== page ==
Yet, with the exception of a handful of insightful political cartoonists, the obvious parallel between the regulatory delinquency of MMS and that of its nuclear equivalent - the Nuclear Regulatory Commission (NRC) - and the potential for an equally catastrophic accident in the nuclear sector, has not been drawn. As with the MMS debacle, the NRC is gambling with inevitable disaster with the same spin of the wheel of misfortune and with potentially even higher stakes.

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Boycotting Anti-Nuclear Activist Companies & Celebrities

From the energy collective:

You don’t have to look very hard to find celebrities or companies who are actively working against the peaceful uses of nuclear energy.  There was a time in my life that going to the Ben & Jerry’s Ice Cream shop was a ritual.  The company opened one of their first retail stores in a renovated gas station about a block from my apartment in Saratoga Springs, NY where I lived when I worked at Knolls Atomic Power Laboratory.   As the company grew and the profits rolled in their founders began to become politically active in Vermont.  Unfortunately they jumped on the anti-nuclear bandwagon and began to support groups like Vermont Businesses for Social Responsibility who advocate shutting down the Vermont Yankee nuclear plant.  I made the decision not to buy Ben & Jerry’s ice cream because every scoop I ate was helping to fund activist efforts to shut down Vermont’s only nuclear plant.  It’s too bad Ben & Jerry’s fails to understand that without Vermont Yankee the electricity used to manufacture their ice cream would necessarily come from fossil fuels, and would contribute to air pollution and climate change.  They are probably unaware that Vermont is one of the only states to continue burning oil to generate electricity.  Their anti-nuclear campaign is in effect supporting the continued use of oil and other fossil fuels.  Fortunately for me there are plenty of ice cream alternatives!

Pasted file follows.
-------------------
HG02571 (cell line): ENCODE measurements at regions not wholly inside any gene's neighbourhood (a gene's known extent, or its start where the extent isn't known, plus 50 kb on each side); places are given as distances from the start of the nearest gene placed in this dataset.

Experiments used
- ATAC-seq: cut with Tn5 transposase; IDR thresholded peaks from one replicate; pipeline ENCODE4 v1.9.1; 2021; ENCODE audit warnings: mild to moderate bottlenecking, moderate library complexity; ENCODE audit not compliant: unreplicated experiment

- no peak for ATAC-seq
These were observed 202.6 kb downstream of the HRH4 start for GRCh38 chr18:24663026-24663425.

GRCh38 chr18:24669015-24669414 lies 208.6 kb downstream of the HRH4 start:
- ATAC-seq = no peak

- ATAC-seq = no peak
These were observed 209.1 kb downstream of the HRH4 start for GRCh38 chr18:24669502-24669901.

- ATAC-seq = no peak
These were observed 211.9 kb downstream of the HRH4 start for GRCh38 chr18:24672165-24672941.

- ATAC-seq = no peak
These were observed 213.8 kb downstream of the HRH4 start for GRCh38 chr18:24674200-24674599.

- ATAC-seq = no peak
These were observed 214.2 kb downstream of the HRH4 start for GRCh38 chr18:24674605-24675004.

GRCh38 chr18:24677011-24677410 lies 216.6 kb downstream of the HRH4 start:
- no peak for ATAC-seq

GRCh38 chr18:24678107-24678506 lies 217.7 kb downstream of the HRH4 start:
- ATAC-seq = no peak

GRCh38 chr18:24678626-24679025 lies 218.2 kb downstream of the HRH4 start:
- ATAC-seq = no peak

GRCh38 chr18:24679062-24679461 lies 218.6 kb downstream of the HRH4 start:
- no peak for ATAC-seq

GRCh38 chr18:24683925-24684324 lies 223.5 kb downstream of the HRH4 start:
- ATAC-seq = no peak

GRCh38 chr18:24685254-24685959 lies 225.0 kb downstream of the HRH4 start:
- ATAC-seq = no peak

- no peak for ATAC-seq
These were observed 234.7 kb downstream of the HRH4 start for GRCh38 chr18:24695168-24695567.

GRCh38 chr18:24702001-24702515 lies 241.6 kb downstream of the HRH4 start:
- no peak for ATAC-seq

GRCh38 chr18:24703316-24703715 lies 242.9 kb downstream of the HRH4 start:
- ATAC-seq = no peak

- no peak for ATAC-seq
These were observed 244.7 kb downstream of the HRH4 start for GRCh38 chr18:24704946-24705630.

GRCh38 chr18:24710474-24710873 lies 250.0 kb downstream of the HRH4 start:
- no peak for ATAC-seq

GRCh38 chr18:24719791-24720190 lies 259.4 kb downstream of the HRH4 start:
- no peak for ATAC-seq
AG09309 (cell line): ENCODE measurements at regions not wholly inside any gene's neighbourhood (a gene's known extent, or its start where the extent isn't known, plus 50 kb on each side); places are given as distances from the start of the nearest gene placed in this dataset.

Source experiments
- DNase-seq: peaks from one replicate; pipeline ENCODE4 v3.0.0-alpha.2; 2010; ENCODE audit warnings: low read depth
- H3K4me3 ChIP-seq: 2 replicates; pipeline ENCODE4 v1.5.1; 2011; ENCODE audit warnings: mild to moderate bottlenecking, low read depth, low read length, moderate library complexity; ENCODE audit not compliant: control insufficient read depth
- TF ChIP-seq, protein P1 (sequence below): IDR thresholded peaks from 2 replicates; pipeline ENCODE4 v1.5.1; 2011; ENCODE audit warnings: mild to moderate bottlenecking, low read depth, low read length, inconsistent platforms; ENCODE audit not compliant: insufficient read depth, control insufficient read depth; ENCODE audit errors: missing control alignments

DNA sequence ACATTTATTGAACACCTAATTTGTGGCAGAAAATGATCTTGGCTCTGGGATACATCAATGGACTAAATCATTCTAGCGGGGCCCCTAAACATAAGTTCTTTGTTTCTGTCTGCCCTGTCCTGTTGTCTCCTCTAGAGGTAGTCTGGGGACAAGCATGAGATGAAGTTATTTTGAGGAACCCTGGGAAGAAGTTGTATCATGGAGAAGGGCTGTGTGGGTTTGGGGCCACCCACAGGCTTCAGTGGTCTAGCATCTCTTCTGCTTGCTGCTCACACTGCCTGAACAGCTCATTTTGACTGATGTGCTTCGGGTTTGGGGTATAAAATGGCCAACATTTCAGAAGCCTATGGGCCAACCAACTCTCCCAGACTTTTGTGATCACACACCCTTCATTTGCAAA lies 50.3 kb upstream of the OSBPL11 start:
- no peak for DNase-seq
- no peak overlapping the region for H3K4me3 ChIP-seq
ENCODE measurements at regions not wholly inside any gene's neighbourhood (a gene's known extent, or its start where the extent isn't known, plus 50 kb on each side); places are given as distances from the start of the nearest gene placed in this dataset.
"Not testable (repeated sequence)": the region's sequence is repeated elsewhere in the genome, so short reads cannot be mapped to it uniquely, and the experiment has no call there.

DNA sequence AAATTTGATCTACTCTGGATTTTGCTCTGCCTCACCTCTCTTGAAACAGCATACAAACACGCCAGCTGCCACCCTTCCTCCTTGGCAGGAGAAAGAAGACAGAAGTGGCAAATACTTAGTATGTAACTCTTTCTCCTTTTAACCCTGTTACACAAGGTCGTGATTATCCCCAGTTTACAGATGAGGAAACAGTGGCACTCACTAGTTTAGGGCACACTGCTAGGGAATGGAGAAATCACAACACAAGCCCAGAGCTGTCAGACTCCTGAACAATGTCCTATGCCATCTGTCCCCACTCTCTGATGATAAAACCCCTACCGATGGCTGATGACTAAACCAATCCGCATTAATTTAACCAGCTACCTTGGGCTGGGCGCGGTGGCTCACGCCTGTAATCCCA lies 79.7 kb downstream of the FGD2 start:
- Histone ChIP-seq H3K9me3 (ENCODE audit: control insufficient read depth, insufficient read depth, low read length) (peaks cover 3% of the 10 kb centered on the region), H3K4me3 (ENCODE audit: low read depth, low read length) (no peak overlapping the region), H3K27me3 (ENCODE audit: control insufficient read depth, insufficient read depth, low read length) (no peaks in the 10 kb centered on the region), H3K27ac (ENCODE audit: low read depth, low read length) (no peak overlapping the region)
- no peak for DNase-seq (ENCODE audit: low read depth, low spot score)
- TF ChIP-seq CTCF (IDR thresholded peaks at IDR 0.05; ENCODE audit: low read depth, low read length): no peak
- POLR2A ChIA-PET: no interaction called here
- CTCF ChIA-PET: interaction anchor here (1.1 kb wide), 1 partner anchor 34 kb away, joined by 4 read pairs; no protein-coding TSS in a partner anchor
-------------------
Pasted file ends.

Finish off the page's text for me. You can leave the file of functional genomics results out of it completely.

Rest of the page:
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In Gulf, It Was Unclear Who Was in Charge of Oil Rig

From the New York Times:

Over six days in May, far from the familiar choreography of Washington hearings, federal investigators grilled workers involved in the Deepwater Horizon disaster in a chilly, sterile conference room at a hotel near the airport here.

The six-member panel of Coast Guard and Minerals Management Service officials pressed for answers about what occurred on the rig on April 20 before it exploded. They wanted to know who was in charge, and heard conflicting answers.

They pushed for more insight into an argument on the rig that day between a manager for BP, the well’s owner, and one for Transocean, the rig’s owner, and asked Curt R. Kuchta, the rig’s captain, how the crew knew who was in charge.

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The Next Drilling Disaster?

From The Nation:

A tour of Dimock, Pennsylvania, with Victoria Switzer is a bumpy ride over torn-up roads, around parking lots filled with heavy machinery and storage tanks, and past well pads that not long ago were forests. The winter here was quiet, but with the thawing ground came the return of the rigs, the trucks, the constant noise and lights of a twenty-four-hour-a-day gas drilling operation. "It's a modern-day Deadwood out here," Switzer says, likening the activity to the gold rush. "No rules, no regs, just rigs."

The "occupation," as she calls it, hasn't just transformed Dimock into an industrial hub; it has also damaged the local water supply and put residents' health at risk. After a stray drill bit banged four wells in 2008, Switzer says, weird things started happening to people's water: some flushed black, some orange, some turned bubbly. One well exploded, the result of methane migration, and residents say elevated metal and toluene levels have ruined twelve others. Then, in September 2009, about 8,000 gallons of hazardous drilling fluids spilled into nearby fields and creeks. The contamination and related health problems have prompted fifteen families to file suit against Cabot Oil and Gas, the primary leaseholder in the area, alleging fraud and contract violation and seeking to stop the damage from spreading.

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Davis-Besse ready to go

From the Sandusky Register:

FirstEnergy officials said Thursday that nozzle cracks discovered months ago in the reactor at Davis-Besse nuclear power plant were caused primarily by hot temperatures and weaknesses in manufactured material.

Officials from the energy giant said they've fixed the problem -- discovered during a routine shutdown this past spring -- and are ready to start producing power again.

The company's leaders met Thursday with the Nuclear Regulatory Commission at a public meeting.

NRC officials said they'll make an independent decision about whether the 1970s-era nuclear plant is ready to power up.

During the hour-long presentation, which drew 100 area residents, First Energy officials said they determined "primary water stress corrosion cracking" was the likely cause of cracking in nozzle welds in the reactor.